Our View: Reserve judgment in Red Roof shooting case
While most of us were sound asleep in the early hours of Aug. 31, other people's lives were changing in Woodbury - all for the worse.
Here's what we know, or at least what we can glean from police reports:
Dispatchers receive an open-line call at the Red Roof around 1 a.m. Officers respond. While scoping out a second-story room, a gun is pointed at an officer's head.
The officers - three of them - take positions on the balcony while they call for backup.
A gun goes off. A man runs from the room. Officers open fire on the man.
The man, who was found to be unarmed, later dies of his wounds.
The scene goes into standoff mode. The SWAT team is called in. A police negotiator makes contact with the suspect inside the room.
Around 5 a.m., the man gives up the hostages and surrenders.
It was later learned that during the standoff, the suspect, Demetrius Ballinger, allegedly robbed and raped some of the hostages.
All of this while most of us slept soundly through the night.
When we awoke, we were stunned to learn the grisly news. How could this have happened? What are we to make of this?
Indeed, the public is entitled to answers - especially to questions about how a teenager, Mark Henderson, lost his life during the episode.
We would urge the public to be patient, however. It is tempting to make judgments as we read reports and hear others' accounts of events surrounding that tumultuous night.
Frankly, it is hard not to when we hear a report that an unarmed man was shot dead by police.
But as we mull that over, remember that these officers did not arrive at the Red Roof that night eager to kill a man. They were placed in a dangerous situation. We know that much. They were pinned down, exposed, on an enclosed balcony when the suspect's gun went off.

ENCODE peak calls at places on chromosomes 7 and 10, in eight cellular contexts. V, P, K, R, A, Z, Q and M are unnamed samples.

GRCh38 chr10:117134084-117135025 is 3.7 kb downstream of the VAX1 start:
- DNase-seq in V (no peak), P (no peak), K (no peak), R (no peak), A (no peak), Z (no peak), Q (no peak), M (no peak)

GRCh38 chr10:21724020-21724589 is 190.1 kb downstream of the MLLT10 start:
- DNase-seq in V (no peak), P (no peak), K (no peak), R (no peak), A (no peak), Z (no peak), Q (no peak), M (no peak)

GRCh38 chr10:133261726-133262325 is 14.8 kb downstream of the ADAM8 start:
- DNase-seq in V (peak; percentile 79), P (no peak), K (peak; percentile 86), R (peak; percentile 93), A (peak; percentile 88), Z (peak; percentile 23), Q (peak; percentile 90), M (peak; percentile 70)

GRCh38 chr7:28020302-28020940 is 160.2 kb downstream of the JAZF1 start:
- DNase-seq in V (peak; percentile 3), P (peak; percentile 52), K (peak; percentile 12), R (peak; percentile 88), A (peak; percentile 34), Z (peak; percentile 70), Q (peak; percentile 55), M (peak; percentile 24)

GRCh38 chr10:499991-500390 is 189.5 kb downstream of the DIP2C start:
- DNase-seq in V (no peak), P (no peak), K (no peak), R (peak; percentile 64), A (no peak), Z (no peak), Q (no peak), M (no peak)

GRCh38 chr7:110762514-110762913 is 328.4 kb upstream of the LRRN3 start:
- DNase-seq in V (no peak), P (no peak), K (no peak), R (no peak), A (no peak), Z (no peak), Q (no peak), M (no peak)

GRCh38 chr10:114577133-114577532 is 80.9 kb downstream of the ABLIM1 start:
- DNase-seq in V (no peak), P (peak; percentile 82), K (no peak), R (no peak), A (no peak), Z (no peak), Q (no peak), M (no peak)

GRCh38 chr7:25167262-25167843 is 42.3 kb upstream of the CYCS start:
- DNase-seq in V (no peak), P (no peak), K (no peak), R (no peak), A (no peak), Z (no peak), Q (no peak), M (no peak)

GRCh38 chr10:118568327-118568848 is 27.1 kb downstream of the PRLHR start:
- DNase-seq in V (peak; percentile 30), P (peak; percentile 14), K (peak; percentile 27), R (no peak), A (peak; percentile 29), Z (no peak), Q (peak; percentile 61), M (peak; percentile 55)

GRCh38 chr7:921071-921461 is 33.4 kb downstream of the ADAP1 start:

What happened after is where the blanks must be filled in.
Officer-involved shootings can be career-ending incidents for police, for many reasons. We expect no one has turned over the events from Aug. 31 in their heads more than the three cops involved. And we doubt any one of them savors the memory from that night.
The case was turned over to the Minnesota Bureau of Criminal Apprehension - an agency known for being thorough. As that investigation sorts out the evidence, we expect hard questions to be answered.
We hope the following, at least, are addressed:
- What happened on that balcony that made the officers believe Henderson was a threat to their lives?
- How much time elapsed between the time the shots inside the hotel were fired and when Henderson emerged from the room?
- Did the suspect's shots make contact with Henderson?
- Were the officers able to see Henderson's hands? What effect did the nighttime setting have in the officers' visual interpretation of what was happening?
- What role did the enclosed balcony setting have in the officers' decision to shoot?
- What kind of training had the officers received in deadly force scenarios?
Until we begin to see answers, judgment is misplaced. For now, we know only a disturbing reminder as we lay down to rest: Lives were changed in Woodbury for the worse.